Clearly, there’s just not enough time to engage with every customer or client equally. But a few brand ambassadors (superfans, if you will) can do a lot of your legwork for you.
- Loyalists: These customers come back again and again and likely have a long history with your brand. If an average customer comes into your store three times, loyalists have visited more than 20.
- Heavy Hitters: Although they may not visit as frequently, these customers spend more when they buy. If the average check out on your e-commerce site is $60, heavy hitters shell out closer to $200.
- MVCs: Most valuable clients are more influencers than purchasers. Though they might spend only $60, they think enough of your product to get six friends to try it. Imagine how much that initial referral is worth if each of those friends spends $60, and three become repeat customers.
Now, here’s where it gets interesting: the right kind of online engagement can turn loyalists and heavy hitters into MVCs. When I was managing e-commerce and social media for Temptu, a beauty brand, we had one particularly active fan—let’s call her Jess—who responded to our posts at least once a week. She was a great brand ambassador: One night after regular business hours, a frustrated customer publicly complained about not being able to properly use one of the brand’s products. The social media team regularly monitored brand mentions, but this time Jess stepped in before we had a chance to respond. She offered the unhappy customer courteous and helpful advice about what she was doing wrong.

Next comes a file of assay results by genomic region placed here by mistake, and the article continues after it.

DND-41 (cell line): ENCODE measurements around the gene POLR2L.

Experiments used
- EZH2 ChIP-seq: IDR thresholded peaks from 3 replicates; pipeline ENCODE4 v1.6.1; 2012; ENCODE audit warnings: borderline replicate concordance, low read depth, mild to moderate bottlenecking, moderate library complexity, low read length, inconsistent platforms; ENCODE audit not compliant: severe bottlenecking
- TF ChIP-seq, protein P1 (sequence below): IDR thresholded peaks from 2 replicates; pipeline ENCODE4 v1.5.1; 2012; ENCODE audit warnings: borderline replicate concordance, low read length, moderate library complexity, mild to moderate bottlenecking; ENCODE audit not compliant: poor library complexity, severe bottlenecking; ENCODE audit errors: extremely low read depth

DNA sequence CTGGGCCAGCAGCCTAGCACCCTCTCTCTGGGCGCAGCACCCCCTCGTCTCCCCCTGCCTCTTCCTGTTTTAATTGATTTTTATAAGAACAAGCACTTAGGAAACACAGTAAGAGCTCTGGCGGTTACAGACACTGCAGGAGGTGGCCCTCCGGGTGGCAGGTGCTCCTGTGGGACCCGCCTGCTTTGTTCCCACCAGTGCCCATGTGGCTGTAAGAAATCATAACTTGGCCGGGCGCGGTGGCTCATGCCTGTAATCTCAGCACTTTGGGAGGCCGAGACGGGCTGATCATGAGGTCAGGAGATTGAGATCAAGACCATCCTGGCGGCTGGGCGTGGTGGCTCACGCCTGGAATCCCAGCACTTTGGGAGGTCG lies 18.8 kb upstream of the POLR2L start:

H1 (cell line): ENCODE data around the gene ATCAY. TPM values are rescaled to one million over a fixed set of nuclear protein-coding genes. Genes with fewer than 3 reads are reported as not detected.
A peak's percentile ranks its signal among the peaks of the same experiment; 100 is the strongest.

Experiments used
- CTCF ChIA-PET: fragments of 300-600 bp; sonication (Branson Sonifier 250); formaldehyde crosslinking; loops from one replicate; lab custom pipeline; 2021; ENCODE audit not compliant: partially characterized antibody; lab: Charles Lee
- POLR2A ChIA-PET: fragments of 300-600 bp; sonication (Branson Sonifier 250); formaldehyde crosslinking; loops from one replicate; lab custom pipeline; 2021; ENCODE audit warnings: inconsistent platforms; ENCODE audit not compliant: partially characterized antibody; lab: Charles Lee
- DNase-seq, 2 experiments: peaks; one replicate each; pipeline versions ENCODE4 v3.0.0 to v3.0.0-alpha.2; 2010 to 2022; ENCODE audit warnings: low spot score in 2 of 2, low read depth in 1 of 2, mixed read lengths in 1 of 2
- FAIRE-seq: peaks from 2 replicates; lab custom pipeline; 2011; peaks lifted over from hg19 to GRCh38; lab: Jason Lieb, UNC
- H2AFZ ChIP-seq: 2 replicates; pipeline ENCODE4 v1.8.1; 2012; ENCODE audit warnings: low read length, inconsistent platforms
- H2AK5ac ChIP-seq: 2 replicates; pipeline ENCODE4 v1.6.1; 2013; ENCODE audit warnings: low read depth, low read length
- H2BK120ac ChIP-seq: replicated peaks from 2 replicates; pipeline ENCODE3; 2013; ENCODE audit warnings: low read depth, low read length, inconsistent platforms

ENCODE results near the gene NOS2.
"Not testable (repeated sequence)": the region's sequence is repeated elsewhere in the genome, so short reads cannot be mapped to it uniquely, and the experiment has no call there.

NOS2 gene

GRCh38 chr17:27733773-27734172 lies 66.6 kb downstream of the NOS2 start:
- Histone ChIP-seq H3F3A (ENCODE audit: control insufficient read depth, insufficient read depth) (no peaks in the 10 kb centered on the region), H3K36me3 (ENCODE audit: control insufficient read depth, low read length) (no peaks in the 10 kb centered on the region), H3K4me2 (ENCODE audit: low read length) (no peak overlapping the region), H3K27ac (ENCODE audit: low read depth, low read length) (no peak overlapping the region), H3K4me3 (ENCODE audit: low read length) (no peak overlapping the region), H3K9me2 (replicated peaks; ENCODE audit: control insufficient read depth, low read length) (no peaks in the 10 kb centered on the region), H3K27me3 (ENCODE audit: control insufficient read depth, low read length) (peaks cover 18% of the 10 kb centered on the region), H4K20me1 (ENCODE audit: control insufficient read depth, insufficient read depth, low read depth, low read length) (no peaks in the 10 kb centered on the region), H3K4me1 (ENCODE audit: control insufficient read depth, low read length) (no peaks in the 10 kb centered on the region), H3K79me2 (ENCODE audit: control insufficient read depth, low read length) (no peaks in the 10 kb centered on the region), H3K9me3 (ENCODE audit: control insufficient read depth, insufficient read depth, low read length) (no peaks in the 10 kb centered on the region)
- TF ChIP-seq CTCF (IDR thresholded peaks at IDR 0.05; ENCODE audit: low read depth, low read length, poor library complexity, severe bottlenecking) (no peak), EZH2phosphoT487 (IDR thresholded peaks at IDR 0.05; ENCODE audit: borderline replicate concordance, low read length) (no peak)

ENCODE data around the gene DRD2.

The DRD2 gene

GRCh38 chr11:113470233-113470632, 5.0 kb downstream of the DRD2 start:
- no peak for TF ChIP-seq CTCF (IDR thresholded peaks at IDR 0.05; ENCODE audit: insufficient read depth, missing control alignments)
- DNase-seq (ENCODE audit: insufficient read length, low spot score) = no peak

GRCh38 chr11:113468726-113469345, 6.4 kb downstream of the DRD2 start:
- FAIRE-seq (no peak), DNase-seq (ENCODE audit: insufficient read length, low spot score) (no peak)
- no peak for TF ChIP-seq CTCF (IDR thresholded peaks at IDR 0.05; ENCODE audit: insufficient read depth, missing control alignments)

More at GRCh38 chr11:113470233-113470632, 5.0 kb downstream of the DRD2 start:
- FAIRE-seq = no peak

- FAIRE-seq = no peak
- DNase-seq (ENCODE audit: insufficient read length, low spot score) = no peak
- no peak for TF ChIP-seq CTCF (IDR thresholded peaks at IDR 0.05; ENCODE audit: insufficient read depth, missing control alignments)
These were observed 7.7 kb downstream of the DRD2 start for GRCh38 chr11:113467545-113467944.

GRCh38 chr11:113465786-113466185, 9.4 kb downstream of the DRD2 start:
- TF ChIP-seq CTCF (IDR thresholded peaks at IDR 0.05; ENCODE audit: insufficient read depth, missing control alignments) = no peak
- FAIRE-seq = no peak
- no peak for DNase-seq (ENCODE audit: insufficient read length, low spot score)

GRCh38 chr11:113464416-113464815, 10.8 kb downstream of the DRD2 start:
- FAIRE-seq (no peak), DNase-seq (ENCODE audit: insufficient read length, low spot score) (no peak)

As important as it is for a customer to get attention from brand employees, communication that comes in the form of peer-to-peer interaction with a non-incentivized brand rep like Jess can be even more effective. Clara Shih outlined this phenomenon to great effect in The Facebook Era: If I know Natalie, and Natalie knows Leslie, I am more likely to have a positive opinion about Leslie when I’m introduced to her. Some of the trust I’ve put in Natalie gets transferred to Leslie, and that means she has an in when she tries to sell me something. Our mutual connection helps her get a foot in my door. Similarly, Jess’s relationship with Temptu gave the brand an in with her connections.
To foster MVCs, it is important to do a few things consistently:
- Allot time accordingly: The fact of the matter is, you cannot spend more time cultivating MVCs if you do not allow yourself an oversized chunk of time to address their concerns.
- Make them feel special: No one wants to feel like a number, and that is especially true for the MVC class. While you might have five other key customers needing your attention, the MVC you are speaking to right at the moment doesn’t need to know that. To them, it should feel like they’re your only customer, and your only priority is making them happy.
- Under-promise and over-deliver: The idea of under promising isn’t to promise little; there has to be a high level of promise to your MVCs from the outset. But, over-delivering is key. Delivery is the end of one transaction, which lets the relationship continue on a high note.
The Takeaway: It starts with identification. Compile a list of your MVCs, and then learn about what makes them tick and why in particular they care about what you have to offer. Focus your time and energy on nurturing those contacts; it’s impossible—or at the very least a poor business choice—to treat all your business relationships equally.